In different European countries the new international style that evolved around the turn of the 20th century was known by different names: Art Nouveau in France, Jugendstil in Germany, Stile Liberty in Italy and Modernisme in Spain. This new style was also interpreted in different ways.
Jewels designed by Wiener Werkstätte founder Josef Hoffmann (1870-1956) and executed by goldsmith Eugen Pflaumer, represent the quintessence of the geometric style that characterised the Austrian ‘Secessionist’ approach to design.
In June 2015 two brooches by Hoffmann, which had been owned by the same German family since c.1908, caused a sensation when they were offered for sale at Vienna auction house Kinsky.
One, assuming a form akin to the façade of the Palais Stoclet – the large house in Brussels considered Hoffmann’s architectural masterpiece – sold to a New York institution at €280,000 (£205,880).
It held an auction record for about five minutes before the following lot, a brooch completed in 1908 resembling the Vienna exhibition hall, sold to a Berlin museum at €420,000 (£308,825).
Pflaumer was employed as a goldsmith at the Wiener Werkstätte from 1903-06 and continued to produce selected pieces of jewellery for the workshops after turning to teaching in 1907. At the time brooches such as this were priced at around 400 Austro-Hungarian krone – a significant outlay.
A brooch offered by Kinsky (26% buyer’s premium) last week on June 24 was fashioned in parcel gilt, lapis lazuli and green cabochons and dated to 1912. In the archives there is no design by Josef Hoffmann for this piece that also lacks an official Wiener Werkstätte mark, suggesting this brooch was not intended for sale and was instead made by Pflaumer for a family member or close friend. Estimated at €25,000-50,000, it sold for €35,000 (£31,350).
Nieuwe Kunst brooch
A sale at De Zwann (29.5% buyer’s premium) in Amsterdam on June 9 included a gold and diamond brooch by Frans Zwollo Sr (1872- 1945), a founding member of the Nederlandsche Vereeniging for Craft and Industrial Art (VANK) and a key figure in Dutch Art Nouveau or the Nieuwe Kunst.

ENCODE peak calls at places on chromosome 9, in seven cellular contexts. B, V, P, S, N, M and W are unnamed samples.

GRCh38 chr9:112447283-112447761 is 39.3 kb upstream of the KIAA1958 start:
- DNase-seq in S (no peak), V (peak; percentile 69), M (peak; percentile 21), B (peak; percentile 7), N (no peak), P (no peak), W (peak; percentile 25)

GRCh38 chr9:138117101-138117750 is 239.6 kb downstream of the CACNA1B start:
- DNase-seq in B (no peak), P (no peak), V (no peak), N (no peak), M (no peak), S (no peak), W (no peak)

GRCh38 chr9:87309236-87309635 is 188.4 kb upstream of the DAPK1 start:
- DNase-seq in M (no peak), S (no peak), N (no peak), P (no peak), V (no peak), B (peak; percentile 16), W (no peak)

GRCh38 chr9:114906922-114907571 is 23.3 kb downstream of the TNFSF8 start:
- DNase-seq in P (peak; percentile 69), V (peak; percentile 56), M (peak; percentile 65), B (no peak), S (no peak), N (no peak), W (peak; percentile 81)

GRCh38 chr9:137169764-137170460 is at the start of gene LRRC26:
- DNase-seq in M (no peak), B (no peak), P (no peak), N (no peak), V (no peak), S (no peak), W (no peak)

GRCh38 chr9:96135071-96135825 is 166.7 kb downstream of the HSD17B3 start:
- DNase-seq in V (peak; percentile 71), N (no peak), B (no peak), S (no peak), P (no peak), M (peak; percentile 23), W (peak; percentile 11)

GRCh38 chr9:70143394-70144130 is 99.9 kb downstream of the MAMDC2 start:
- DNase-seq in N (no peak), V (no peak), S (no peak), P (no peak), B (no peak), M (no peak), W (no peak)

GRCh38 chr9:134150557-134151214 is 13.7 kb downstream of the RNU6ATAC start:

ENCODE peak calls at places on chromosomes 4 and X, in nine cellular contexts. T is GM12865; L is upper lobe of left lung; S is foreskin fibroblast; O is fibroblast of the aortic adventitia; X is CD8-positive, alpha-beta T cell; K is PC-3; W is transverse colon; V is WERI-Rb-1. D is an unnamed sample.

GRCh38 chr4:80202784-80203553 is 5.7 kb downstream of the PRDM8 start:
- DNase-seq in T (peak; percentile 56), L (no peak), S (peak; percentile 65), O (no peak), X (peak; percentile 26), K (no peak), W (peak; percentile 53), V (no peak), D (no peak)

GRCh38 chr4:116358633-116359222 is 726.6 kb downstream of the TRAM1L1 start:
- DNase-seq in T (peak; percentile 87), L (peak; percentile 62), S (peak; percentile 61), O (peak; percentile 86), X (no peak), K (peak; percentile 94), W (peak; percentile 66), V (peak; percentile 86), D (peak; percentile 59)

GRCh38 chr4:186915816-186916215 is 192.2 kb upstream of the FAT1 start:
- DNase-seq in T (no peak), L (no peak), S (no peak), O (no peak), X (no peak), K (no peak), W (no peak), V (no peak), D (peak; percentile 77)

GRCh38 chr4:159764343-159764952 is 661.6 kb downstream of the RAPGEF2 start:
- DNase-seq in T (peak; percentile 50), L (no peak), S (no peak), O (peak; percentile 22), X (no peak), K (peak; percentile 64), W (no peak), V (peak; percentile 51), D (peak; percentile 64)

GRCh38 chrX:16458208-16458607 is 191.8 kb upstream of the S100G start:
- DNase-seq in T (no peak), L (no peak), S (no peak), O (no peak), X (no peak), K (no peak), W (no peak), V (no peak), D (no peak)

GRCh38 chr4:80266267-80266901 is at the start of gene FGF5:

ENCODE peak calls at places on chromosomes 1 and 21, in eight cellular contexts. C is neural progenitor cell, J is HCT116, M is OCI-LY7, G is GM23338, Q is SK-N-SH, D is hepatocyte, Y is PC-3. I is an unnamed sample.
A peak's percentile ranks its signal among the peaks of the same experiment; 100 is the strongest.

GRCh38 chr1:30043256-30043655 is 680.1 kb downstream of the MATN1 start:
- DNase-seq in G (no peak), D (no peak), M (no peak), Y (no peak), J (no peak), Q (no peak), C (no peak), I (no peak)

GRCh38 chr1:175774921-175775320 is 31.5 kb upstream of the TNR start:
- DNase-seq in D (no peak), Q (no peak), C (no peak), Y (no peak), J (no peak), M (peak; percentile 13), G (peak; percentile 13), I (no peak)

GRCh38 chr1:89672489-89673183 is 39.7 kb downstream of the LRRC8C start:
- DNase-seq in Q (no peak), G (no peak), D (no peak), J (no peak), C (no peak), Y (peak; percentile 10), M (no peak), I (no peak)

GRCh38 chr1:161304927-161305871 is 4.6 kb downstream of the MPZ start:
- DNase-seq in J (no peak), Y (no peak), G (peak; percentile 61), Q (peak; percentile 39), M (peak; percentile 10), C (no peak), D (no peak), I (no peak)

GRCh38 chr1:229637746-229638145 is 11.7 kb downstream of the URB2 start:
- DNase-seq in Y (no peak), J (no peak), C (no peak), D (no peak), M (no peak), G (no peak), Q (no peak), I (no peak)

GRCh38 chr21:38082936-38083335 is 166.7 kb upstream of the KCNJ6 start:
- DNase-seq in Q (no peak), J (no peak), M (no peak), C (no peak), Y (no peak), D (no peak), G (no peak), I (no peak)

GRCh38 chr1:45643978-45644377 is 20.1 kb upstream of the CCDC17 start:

Zwollo trained alongside his father at the Amsterdam silversmith Bonebakker & Zoon but later moved his workshop to The Hague where he was a teacher at the Koninklijke Academie van Beeldende Kunsten.
The brooch, with its distinctive S-shape and two ‘fancy’ light yellow old-cut diamonds of 2.10 and 1.65 carats, came from the family of Willy Schüler who commissioned it as a gift to his wife Selma Wittgenstein. The couple ran a couture shop Maison Schüler et Cie in The Hague from 1884 and would have mixed in the same artistic circles as Zwollo.
A similar brooch dated c.1910-1915 is in the permanent collection of the Rijksmuseum. This one, estimated at €12,000-14,000, sold at €18,000 (£16,070).
Although, much like René Lalique in France, Louis Comfort Tiffany’s (1848-1933) successful career as a glassmaker overshadowed his genius as a goldsmith, he created jewels that have come to define Art Nouveau in North America.
Tiffany is among those credited with weaning Gilded Age America off diamonds and pearls.
His head of gemmology George Frederick Kunz supplied the raw materials and fuelled a fascination for colourful and unconventional stones from much closer to home.
Translucent moonstones and emeralds came from North Carolina, tourmalines from the state of Maine and home-grown sapphires from the Yogo Gulch mine in Montana.
Production of Tiffany’s jewels began in 1902 with plans kept largely under wraps until 27 pieces ‘in the hand-wrought style’ were shown at the Louisiana Purchase Exposition, also known as the St Louis World’s Fair, in 1904.
About 5500 pieces of jewellery were produced across Tiffany’s lifetime (he continued to work with a team of designers right up until his death), displaying a broad range of influences from naturalism to the exoticism of North Africa and the Near East.
Hindman’s (25% buyer’s premium) Fine and Important Jewelry Auction in Chicago on May 14 boasted an impressive example of Tiffany ‘Art Jewelry’ – a topaz, emerald and polychrome basse-taille enamel necklace and pendant. It came from the estate of Roseville, Minnesota educator Linda Zoe Jenkins.
Combining the historicism of the Renaissance revival with the sculptural gold leaves of the Art Nouveau, it dates from c.1910, when Tiffany was working closely with designer Julia Munson (1875-1971).
Competition among 17 bidders and four online bidding platforms contributed to the final result of $48,000 (£36,900), well over a pre-sale estimate of $10,000-15,000.
Catalan Spain’s own version of Art Nouveau was known as Modernisme.
The Carreras workshop, founded by Francesco d’Assis Carreras Duran (1797-1862) in Barcelona, is best known as the maker of traditionally styled jewels catering to clients from across the Iberian Peninsula but at the start of the 20th century, influenced by the House of Masriera, it began to follow the new aesthetic impulses.
A splendid Art Nouveau gold and plique-à-jour and cloisonné polychrome enamel bracelet by Carreras c.1905 comes for up sale at Woolley & Wallis in Salisbury in July 15.
It is designed as a series of four slightly curved open yellow gold panels, each with a different butterfly motif among foliage on a frosted glass ground. Signed with an applied gold plaque to reverse ‘E de A. Carreras Barcelona’, it comes in a labelled case. Estimate £50,000-70,000.